# Heat capacity (statistical physics)

1. Feb 6, 2006

### broegger

Hi. I've just started a course on statistical physics and the first assignment is this:

A system possesses 3 energy levels, $$E_1 = \epsilon,$$ $$E_2 = 2\epsilon$$ and $$E_3 = 3\epsilon$$. The degeneracy of the levels are g(E1) = g(E3) = 1, g(E2) = 2. Find the heat capacity of the system.

I've forgotten all this thermodynamics stuff, so I would appreciate some hints :-)

2. Feb 8, 2006

3. Feb 8, 2006

### Gokul43201

Staff Emeritus
If you are given a description of a system, what quantity do you first compute, from which you can determine other thermodynamic quantities ?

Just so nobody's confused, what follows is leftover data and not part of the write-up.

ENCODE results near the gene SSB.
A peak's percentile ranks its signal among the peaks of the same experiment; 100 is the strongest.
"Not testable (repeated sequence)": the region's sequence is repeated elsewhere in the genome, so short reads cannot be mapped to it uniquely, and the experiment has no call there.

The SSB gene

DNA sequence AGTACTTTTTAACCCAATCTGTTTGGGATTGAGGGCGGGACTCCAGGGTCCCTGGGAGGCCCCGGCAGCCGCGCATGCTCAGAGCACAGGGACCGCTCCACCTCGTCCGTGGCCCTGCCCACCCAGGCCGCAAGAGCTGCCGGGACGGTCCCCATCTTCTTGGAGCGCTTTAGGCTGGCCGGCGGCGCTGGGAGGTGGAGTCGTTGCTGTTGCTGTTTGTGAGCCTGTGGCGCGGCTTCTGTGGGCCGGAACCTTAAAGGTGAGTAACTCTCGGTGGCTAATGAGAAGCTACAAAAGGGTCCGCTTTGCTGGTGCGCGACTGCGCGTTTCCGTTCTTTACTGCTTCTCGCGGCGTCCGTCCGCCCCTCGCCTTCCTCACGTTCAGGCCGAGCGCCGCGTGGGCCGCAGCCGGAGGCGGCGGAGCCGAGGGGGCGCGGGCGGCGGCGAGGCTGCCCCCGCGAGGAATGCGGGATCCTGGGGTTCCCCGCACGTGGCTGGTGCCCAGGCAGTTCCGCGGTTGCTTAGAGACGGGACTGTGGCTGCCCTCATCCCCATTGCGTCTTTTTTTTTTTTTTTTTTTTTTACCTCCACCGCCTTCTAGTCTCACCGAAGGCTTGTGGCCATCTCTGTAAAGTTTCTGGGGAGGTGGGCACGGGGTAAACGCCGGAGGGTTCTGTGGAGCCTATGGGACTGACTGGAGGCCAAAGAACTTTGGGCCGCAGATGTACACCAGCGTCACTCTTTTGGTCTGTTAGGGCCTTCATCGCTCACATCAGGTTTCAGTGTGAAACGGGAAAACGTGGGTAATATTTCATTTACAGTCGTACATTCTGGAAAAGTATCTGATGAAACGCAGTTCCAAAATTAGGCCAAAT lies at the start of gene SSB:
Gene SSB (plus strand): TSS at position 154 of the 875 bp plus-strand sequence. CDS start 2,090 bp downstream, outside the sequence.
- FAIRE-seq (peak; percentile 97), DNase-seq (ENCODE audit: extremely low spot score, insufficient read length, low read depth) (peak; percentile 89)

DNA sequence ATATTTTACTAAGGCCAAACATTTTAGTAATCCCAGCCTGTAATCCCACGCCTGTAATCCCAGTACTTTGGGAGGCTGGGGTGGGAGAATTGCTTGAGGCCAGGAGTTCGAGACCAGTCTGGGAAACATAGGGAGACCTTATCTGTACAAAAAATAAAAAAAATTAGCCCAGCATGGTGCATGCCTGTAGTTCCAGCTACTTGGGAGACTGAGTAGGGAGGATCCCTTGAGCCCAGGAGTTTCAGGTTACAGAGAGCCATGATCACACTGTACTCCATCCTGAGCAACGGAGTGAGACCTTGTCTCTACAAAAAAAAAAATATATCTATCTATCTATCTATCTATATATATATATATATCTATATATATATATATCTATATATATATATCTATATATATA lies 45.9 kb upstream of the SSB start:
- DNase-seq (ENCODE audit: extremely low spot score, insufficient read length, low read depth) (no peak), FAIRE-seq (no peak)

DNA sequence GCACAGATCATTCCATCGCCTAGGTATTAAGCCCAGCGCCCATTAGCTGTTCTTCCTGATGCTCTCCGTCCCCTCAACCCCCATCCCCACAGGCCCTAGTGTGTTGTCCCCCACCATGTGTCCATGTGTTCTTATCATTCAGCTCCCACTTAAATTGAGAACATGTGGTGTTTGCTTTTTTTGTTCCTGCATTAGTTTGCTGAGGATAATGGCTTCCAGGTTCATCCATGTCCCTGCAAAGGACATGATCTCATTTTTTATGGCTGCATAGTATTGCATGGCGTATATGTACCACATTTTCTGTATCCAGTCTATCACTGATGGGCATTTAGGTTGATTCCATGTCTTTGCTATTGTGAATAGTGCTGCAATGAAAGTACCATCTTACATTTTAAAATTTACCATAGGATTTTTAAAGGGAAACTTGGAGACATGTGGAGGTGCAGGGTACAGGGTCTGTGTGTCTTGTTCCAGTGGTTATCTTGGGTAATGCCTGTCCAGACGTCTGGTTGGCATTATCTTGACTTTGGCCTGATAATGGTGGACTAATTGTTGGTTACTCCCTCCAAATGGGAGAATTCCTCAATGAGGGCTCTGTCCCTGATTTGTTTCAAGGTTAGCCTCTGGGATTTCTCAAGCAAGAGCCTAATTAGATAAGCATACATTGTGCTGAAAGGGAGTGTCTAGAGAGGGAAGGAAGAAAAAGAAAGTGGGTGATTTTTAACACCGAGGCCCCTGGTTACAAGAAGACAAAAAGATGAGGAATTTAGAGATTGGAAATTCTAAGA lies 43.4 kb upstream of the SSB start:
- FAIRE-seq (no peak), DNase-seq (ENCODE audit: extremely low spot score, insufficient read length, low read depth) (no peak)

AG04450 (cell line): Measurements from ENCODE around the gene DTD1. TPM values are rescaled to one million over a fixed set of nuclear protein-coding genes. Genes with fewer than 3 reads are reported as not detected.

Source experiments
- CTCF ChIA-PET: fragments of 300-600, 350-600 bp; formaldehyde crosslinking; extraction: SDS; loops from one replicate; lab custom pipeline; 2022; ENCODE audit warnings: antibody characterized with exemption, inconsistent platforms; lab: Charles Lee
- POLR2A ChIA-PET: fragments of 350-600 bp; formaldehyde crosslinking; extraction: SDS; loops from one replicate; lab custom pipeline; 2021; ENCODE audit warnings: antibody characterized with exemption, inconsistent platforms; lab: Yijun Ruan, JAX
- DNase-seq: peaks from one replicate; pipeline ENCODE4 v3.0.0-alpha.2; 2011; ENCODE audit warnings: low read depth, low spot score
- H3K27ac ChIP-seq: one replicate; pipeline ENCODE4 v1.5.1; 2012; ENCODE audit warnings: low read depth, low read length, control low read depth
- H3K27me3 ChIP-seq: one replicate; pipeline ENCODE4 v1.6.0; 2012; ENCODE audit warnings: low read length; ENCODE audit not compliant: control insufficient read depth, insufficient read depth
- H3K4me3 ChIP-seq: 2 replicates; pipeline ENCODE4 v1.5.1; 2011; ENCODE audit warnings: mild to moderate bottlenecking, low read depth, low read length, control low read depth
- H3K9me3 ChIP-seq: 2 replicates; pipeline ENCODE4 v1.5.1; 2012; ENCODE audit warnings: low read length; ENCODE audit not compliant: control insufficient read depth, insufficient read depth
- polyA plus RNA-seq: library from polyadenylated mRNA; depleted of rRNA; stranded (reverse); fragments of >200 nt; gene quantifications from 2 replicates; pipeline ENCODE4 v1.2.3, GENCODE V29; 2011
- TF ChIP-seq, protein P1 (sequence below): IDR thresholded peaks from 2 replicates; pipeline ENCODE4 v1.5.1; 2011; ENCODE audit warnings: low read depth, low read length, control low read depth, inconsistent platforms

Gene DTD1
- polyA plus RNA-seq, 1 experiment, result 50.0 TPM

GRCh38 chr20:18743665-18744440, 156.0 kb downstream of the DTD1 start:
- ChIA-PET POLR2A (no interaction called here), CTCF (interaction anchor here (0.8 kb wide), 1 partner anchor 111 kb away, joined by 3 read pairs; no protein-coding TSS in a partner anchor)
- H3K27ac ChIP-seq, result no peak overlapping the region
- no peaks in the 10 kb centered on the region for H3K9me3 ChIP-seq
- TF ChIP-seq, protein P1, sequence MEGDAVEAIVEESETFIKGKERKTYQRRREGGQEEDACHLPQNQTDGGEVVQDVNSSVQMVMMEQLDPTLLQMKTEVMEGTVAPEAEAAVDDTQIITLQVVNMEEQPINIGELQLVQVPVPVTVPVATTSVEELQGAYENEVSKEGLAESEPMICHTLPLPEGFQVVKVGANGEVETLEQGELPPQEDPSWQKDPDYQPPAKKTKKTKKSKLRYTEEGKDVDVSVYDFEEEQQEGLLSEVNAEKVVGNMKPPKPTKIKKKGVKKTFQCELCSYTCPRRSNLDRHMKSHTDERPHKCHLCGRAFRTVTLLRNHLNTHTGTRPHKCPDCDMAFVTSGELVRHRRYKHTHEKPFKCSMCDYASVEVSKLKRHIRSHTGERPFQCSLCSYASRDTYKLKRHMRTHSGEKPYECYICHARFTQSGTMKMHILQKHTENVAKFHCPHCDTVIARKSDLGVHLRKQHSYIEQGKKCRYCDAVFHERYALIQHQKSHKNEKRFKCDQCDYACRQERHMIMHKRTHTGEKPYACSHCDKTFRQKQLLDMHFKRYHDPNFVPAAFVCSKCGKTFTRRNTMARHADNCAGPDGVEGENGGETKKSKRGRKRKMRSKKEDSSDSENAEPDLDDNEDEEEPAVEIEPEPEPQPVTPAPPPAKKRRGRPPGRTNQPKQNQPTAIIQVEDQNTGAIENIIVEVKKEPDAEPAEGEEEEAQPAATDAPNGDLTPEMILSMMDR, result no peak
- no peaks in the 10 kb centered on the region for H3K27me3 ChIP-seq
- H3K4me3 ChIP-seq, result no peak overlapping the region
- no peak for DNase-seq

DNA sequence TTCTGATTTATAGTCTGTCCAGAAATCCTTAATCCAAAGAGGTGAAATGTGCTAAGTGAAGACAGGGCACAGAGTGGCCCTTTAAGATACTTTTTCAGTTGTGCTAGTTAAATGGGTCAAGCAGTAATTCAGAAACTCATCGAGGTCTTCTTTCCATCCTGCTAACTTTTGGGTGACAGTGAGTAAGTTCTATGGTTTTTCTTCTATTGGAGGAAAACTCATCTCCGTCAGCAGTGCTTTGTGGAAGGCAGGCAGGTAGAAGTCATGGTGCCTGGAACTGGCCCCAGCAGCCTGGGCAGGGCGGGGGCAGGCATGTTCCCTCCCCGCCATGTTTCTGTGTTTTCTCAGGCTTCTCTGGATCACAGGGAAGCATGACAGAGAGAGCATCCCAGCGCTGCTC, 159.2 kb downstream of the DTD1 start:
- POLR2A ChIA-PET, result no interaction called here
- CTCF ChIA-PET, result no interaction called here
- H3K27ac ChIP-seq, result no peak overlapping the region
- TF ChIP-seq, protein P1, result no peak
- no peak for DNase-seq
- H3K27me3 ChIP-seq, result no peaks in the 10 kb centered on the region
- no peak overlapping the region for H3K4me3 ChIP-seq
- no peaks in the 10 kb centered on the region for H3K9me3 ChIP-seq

4. Feb 20, 2006

### broegger

Yes, yes, the partition function, I know :-)

5. May 4, 2009

### marblepony

sum over states to get Q

Q= exp{-B.E) + 2exp{-B.2E} + exp{-B.3E}

B=kT Q=partition E=energy (two in front of second term beacuse of degenercy)

U= - Diff (lnQ) w.r.t (B)

U= internal energy prof can be found ( http://www.chem.arizona.edu/~salzmanr/480b/statt01/statt01.html)..... if you are interested

gives U= E.exp(-B.E) + 4E.exp(-B.2E) + 3E.exp(-B.3E)

makes sense highest energy has least probabilty of being populated but contributes three times as much to internal enrgy when it is. same would apply to the middle state but there is two of them so it is four instead of two.